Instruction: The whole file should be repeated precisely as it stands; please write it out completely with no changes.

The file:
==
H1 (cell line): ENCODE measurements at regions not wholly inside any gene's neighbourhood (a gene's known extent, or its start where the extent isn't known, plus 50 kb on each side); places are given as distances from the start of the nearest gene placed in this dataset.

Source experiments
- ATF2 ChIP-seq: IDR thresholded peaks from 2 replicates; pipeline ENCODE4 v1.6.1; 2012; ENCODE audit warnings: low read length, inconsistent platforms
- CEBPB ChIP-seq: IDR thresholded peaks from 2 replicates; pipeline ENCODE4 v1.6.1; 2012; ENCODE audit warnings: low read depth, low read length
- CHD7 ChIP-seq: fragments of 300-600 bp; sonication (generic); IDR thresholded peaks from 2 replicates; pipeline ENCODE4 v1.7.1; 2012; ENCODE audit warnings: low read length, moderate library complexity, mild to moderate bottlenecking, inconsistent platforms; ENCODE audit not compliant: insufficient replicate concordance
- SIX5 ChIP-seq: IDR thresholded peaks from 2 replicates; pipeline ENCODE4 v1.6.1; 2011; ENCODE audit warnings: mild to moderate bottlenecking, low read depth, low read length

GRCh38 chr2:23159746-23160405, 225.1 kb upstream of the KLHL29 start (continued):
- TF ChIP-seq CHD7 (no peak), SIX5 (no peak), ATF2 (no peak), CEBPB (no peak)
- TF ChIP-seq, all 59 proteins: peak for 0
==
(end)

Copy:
H1 (cell line): ENCODE measurements at regions not wholly inside any gene's neighbourhood (a gene's known extent, or its start where the extent isn't known, plus 50 kb on each side); places are given as distances from the start of the nearest gene placed in this dataset.

Source experiments
- ATF2 ChIP-seq: IDR thresholded peaks from 2 replicates; pipeline ENCODE4 v1.6.1; 2012; ENCODE audit warnings: low read length, inconsistent platforms
- CEBPB ChIP-seq: IDR thresholded peaks from 2 replicates; pipeline ENCODE4 v1.6.1; 2012; ENCODE audit warnings: low read depth, low read length
- CHD7 ChIP-seq: fragments of 300-600 bp; sonication (generic); IDR thresholded peaks from 2 replicates; pipeline ENCODE4 v1.7.1; 2012; ENCODE audit warnings: low read length, moderate library complexity, mild to moderate bottlenecking, inconsistent platforms; ENCODE audit not compliant: insufficient replicate concordance
- SIX5 ChIP-seq: IDR thresholded peaks from 2 replicates; pipeline ENCODE4 v1.6.1; 2011; ENCODE audit warnings: mild to moderate bottlenecking, low read depth, low read length

GRCh38 chr2:23159746-23160405, 225.1 kb upstream of the KLHL29 start (continued):
- TF ChIP-seq CHD7 (no peak), SIX5 (no peak), ATF2 (no peak), CEBPB (no peak)
- TF ChIP-seq, all 59 proteins: peak for 0